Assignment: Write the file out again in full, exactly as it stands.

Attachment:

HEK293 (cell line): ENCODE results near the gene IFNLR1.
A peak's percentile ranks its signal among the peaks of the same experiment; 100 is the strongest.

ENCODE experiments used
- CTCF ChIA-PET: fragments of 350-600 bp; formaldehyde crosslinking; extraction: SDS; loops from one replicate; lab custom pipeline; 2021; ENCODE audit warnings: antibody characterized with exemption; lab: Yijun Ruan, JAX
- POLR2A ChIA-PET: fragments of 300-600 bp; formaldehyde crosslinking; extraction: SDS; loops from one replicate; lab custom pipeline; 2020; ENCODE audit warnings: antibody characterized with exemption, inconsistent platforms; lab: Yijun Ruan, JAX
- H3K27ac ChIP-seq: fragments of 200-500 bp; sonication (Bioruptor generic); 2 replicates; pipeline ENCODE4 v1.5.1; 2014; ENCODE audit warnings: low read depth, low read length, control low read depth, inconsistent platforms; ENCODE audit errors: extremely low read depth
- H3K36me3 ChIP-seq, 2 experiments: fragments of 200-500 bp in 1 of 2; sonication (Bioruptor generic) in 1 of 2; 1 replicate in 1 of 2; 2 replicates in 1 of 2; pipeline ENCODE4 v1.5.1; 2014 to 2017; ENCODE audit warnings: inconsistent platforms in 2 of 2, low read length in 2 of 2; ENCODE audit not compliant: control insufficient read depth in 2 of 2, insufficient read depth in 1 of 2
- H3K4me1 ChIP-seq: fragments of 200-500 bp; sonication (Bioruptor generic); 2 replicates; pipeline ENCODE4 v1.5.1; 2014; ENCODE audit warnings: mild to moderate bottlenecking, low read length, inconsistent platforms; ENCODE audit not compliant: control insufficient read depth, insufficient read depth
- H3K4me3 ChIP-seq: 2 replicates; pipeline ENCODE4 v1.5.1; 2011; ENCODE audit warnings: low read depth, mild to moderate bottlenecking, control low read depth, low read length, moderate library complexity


HEK293 (cell line): ENCODE results near the gene IFNLR1.
A peak's percentile ranks its signal among the peaks of the same experiment; 100 is the strongest.

ENCODE experiments used
- CTCF ChIA-PET: fragments of 350-600 bp; formaldehyde crosslinking; extraction: SDS; loops from one replicate; lab custom pipeline; 2021; ENCODE audit warnings: antibody characterized with exemption; lab: Yijun Ruan, JAX
- POLR2A ChIA-PET: fragments of 300-600 bp; formaldehyde crosslinking; extraction: SDS; loops from one replicate; lab custom pipeline; 2020; ENCODE audit warnings: antibody characterized with exemption, inconsistent platforms; lab: Yijun Ruan, JAX
- H3K27ac ChIP-seq: fragments of 200-500 bp; sonication (Bioruptor generic); 2 replicates; pipeline ENCODE4 v1.5.1; 2014; ENCODE audit warnings: low read depth, low read length, control low read depth, inconsistent platforms; ENCODE audit errors: extremely low read depth
- H3K36me3 ChIP-seq, 2 experiments: fragments of 200-500 bp in 1 of 2; sonication (Bioruptor generic) in 1 of 2; 1 replicate in 1 of 2; 2 replicates in 1 of 2; pipeline ENCODE4 v1.5.1; 2014 to 2017; ENCODE audit warnings: inconsistent platforms in 2 of 2, low read length in 2 of 2; ENCODE audit not compliant: control insufficient read depth in 2 of 2, insufficient read depth in 1 of 2
- H3K4me1 ChIP-seq: fragments of 200-500 bp; sonication (Bioruptor generic); 2 replicates; pipeline ENCODE4 v1.5.1; 2014; ENCODE audit warnings: mild to moderate bottlenecking, low read length, inconsistent platforms; ENCODE audit not compliant: control insufficient read depth, insufficient read depth
- H3K4me3 ChIP-seq: 2 replicates; pipeline ENCODE4 v1.5.1; 2011; ENCODE audit warnings: low read depth, mild to moderate bottlenecking, control low read depth, low read length, moderate library complexity